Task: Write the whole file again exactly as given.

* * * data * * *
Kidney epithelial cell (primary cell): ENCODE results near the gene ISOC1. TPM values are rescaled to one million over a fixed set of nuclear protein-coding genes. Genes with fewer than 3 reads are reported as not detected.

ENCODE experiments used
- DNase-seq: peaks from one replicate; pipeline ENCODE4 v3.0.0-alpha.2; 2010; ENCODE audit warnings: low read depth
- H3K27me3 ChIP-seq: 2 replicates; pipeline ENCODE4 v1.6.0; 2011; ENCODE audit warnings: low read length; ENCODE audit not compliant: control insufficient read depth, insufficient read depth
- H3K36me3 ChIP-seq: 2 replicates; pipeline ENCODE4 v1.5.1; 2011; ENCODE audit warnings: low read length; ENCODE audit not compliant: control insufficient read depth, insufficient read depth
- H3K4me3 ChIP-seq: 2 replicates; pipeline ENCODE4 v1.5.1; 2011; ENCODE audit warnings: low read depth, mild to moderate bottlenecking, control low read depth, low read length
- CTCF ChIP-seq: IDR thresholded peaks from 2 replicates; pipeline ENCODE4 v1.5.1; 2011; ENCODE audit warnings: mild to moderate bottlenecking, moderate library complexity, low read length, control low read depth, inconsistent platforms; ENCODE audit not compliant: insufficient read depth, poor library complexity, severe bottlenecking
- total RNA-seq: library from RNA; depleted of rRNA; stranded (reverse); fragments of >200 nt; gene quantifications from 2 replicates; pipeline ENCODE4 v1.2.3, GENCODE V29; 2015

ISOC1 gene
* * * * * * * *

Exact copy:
Kidney epithelial cell (primary cell): ENCODE results near the gene ISOC1. TPM values are rescaled to one million over a fixed set of nuclear protein-coding genes. Genes with fewer than 3 reads are reported as not detected.

ENCODE experiments used
- DNase-seq: peaks from one replicate; pipeline ENCODE4 v3.0.0-alpha.2; 2010; ENCODE audit warnings: low read depth
- H3K27me3 ChIP-seq: 2 replicates; pipeline ENCODE4 v1.6.0; 2011; ENCODE audit warnings: low read length; ENCODE audit not compliant: control insufficient read depth, insufficient read depth
- H3K36me3 ChIP-seq: 2 replicates; pipeline ENCODE4 v1.5.1; 2011; ENCODE audit warnings: low read length; ENCODE audit not compliant: control insufficient read depth, insufficient read depth
- H3K4me3 ChIP-seq: 2 replicates; pipeline ENCODE4 v1.5.1; 2011; ENCODE audit warnings: low read depth, mild to moderate bottlenecking, control low read depth, low read length
- CTCF ChIP-seq: IDR thresholded peaks from 2 replicates; pipeline ENCODE4 v1.5.1; 2011; ENCODE audit warnings: mild to moderate bottlenecking, moderate library complexity, low read length, control low read depth, inconsistent platforms; ENCODE audit not compliant: insufficient read depth, poor library complexity, severe bottlenecking
- total RNA-seq: library from RNA; depleted of rRNA; stranded (reverse); fragments of >200 nt; gene quantifications from 2 replicates; pipeline ENCODE4 v1.2.3, GENCODE V29; 2015

ISOC1 gene